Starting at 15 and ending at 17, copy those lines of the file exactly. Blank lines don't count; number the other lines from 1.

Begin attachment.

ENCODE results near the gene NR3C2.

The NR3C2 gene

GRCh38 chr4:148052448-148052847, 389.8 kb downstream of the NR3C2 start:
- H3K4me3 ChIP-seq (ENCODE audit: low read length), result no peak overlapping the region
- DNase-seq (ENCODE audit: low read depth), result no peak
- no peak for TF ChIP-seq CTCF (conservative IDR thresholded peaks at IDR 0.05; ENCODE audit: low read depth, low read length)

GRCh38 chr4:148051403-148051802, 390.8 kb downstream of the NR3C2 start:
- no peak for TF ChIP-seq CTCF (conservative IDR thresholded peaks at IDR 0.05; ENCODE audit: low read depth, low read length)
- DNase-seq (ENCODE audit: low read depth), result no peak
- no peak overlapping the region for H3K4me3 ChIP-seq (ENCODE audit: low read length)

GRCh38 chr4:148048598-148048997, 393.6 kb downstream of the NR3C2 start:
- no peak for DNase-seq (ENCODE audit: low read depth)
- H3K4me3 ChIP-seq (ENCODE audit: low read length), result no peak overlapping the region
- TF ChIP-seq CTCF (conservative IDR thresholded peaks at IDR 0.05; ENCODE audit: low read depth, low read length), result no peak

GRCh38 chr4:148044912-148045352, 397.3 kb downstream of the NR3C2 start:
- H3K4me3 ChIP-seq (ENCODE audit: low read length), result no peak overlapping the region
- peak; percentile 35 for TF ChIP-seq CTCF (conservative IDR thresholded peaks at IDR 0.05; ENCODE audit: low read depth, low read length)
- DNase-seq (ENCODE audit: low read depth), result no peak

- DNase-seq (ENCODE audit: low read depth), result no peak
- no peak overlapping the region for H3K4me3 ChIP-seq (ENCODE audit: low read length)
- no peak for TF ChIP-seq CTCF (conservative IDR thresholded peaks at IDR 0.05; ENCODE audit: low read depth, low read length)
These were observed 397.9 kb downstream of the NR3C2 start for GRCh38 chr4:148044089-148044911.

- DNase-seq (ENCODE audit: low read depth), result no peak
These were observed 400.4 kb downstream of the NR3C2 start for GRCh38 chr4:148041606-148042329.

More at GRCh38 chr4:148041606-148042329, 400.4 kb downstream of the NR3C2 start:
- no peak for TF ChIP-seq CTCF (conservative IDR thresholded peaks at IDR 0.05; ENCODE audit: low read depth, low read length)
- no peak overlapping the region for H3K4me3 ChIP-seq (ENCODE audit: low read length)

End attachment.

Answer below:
GRCh38 chr4:148044912-148045352, 397.3 kb downstream of the NR3C2 start:
- H3K4me3 ChIP-seq (ENCODE audit: low read length), result no peak overlapping the region
- peak; percentile 35 for TF ChIP-seq CTCF (conservative IDR thresholded peaks at IDR 0.05; ENCODE audit: low read depth, low read length)